Do you ever wonder how it feels to not run to the office to clock in on time; to gain back that extra 30 minutes of sleep; to attend meetings and work while out-of-town; and to be the boss of your own time? Dream job, right?
The coming of the digital age spawned many lifestyle changes and possibilities for people like instant, voice and video messaging, crowd sourcing, automation, work flexibility, and many more.
The ability to be present whenever and wherever, paved the way for the gig economy to flourish and create a network for independent workers to find jobs and for businesses to crowdsource for their manpower needs.
What is Gig Economy?
Gig economy is a workforce solutions-providing market that opened opportunities for businesses to outsource their labor needs through short-term contracts.
A study by the Pew Research Center showed that at least 16% of Americans have earned income through any of the following means
- Driving for a ride-hailing app;
- Shopping for or delivering groceries or household items;
- Performing household tasks or running errands;
- Making deliveries from a restaurant or store for a delivery app;
- Using a personal vehicle to deliver packages to others via a mobile app or website; or
- Doing something related to the foregoing.
Who Are Gig Workers?
Gig workers, also known as freelancers, are independent contractors, contract firm workers, and on-call workers who take on multiple jobs and are usually paid by the hour or on a project or output basis.
Freelancers composed 36% of the U.S. workforce and contributed $1.3 trillion in the U.S economy in 2021.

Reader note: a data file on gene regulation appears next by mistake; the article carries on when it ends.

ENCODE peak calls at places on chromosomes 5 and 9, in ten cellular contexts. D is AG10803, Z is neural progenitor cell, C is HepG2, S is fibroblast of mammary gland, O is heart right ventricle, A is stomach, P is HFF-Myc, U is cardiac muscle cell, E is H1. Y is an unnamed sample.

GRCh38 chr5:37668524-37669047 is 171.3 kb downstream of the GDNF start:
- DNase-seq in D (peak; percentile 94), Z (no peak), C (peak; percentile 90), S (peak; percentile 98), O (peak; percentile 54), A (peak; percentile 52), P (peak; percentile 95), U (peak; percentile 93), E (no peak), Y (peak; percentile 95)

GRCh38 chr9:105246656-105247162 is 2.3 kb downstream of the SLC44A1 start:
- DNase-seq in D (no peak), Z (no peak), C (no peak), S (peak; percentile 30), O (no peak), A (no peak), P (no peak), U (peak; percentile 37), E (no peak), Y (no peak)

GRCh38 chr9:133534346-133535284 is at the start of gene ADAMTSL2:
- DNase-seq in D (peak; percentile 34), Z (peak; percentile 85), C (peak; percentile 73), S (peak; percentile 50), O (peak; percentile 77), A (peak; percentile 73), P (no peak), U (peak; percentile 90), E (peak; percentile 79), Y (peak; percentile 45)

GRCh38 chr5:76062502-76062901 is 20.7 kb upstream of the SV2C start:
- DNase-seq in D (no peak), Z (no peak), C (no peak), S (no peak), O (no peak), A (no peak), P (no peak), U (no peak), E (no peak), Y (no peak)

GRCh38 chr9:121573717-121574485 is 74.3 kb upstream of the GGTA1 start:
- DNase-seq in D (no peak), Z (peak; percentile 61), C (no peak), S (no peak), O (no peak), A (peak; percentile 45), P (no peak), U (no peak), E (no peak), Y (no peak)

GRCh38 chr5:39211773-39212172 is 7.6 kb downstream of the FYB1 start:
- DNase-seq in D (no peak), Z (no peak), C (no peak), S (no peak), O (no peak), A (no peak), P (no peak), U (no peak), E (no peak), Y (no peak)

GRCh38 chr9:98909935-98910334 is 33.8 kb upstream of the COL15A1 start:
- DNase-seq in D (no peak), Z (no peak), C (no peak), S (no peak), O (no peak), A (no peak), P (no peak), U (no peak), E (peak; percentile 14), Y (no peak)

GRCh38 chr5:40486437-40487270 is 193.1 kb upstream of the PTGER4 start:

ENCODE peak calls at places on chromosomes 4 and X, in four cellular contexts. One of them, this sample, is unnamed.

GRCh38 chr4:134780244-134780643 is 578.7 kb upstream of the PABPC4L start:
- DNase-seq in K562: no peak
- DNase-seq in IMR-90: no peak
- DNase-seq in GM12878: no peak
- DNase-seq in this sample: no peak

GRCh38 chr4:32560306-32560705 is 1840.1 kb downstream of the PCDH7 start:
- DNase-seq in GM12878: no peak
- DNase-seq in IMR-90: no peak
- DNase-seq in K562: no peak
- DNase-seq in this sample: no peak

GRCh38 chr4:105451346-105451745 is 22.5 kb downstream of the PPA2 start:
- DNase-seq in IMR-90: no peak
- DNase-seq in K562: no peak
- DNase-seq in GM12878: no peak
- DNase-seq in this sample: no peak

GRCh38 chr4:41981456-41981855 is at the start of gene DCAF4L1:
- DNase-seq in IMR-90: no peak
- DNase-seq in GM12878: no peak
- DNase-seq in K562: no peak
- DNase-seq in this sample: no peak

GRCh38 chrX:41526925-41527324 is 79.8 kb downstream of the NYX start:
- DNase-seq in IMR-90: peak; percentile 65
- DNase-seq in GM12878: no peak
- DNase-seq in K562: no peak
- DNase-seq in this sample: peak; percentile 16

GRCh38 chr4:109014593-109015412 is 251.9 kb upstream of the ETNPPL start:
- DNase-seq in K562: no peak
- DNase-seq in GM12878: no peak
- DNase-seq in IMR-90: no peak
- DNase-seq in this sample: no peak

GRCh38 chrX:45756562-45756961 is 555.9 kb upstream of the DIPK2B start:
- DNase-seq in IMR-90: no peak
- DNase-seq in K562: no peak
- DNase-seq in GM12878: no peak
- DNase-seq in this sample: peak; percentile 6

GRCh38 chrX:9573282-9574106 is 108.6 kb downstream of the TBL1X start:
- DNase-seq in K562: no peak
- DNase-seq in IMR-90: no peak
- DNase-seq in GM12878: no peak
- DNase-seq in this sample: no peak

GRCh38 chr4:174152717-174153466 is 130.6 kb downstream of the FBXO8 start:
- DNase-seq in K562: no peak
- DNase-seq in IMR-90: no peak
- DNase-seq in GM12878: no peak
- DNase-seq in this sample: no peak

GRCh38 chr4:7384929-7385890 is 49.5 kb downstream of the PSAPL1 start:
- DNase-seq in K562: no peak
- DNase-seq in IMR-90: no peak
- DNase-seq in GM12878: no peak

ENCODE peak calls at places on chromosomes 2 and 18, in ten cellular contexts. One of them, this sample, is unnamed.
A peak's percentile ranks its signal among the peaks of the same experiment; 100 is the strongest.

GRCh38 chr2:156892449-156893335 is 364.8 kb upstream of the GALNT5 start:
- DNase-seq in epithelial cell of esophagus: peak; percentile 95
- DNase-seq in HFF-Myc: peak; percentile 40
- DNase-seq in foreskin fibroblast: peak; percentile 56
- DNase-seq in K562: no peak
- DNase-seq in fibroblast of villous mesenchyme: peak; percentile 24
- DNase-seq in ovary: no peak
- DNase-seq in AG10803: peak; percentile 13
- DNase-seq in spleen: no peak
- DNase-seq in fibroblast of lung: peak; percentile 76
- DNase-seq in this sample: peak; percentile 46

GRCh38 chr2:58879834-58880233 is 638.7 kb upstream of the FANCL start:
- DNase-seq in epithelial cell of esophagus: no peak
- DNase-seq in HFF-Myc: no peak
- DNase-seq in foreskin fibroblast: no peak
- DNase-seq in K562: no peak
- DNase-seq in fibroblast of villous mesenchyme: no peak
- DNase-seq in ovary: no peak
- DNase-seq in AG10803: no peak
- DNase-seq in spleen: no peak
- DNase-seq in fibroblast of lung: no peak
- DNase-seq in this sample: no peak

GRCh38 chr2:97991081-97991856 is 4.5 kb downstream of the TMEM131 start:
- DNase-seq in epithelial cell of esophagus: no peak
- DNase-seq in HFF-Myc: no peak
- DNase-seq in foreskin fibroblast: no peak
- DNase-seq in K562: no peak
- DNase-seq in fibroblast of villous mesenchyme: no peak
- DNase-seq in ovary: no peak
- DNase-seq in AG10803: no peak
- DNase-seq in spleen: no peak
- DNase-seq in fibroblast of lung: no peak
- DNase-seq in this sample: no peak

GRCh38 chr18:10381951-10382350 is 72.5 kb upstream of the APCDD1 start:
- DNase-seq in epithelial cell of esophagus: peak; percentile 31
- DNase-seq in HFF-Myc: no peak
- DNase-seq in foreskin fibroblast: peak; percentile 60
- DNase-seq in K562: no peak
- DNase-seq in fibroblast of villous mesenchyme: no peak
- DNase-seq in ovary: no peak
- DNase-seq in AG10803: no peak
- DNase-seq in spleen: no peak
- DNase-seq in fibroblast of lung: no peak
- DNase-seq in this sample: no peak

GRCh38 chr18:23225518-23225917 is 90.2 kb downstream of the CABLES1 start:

But, how are gig workers faring now, given the current state of the economy?
State of the Economy
Stock market prices continue to trend downwards, slammed by a soaring inflation rate which hit 8.6% in May 2022, the highest since 1981. This makes 2022 an unsettling year for investors.
Like consumer goods and services, the stock market is no exception to the law on supply and demand. With less investors wanting to buy stocks for fear and uncertainty of the country’s economic health, stock market prices will continue to drop.
We are currently in “bear market” territory as companies in the S&P 500 index (i.e. a stock market index tracking 500 of the largest U.S. companies) reported a 21% drop in June.
A “bear market” develops when the decrease in stock market prices is at least 20% lower than the 52-week high.
Now, can this market downturn affect gig workers?
Market Downturn and Gig Economy
The gig economy was designed to succeed even during a market downturn and this was evident during the pandemic when companies turned to freelancers and outsourced some of their workload to cut on costs. In fact, even professionals are thinking of switching to freelancing amid the “Great Resignation Era.”
However, nothing is black and white especially in an industrially diverse labor market, and a pandemic-driven downturn as unique as the one we are facing, is bound to upset even the thriving gig economy. Well, at least for a few groups within it.
The truth is, we may be seeing growth in the gig economy but only because some industries and sectors within it are pulling the weight for the deteriorating gig market groups.
This rings true for ride-hailing and takeaway firms which are performing relatively low even compared to the stock market in general. As an example, Uber’s value dropped by about 32% -- from $125 billion in early 2021 to $39 billion today.
So what may happen for gig workers in this industry?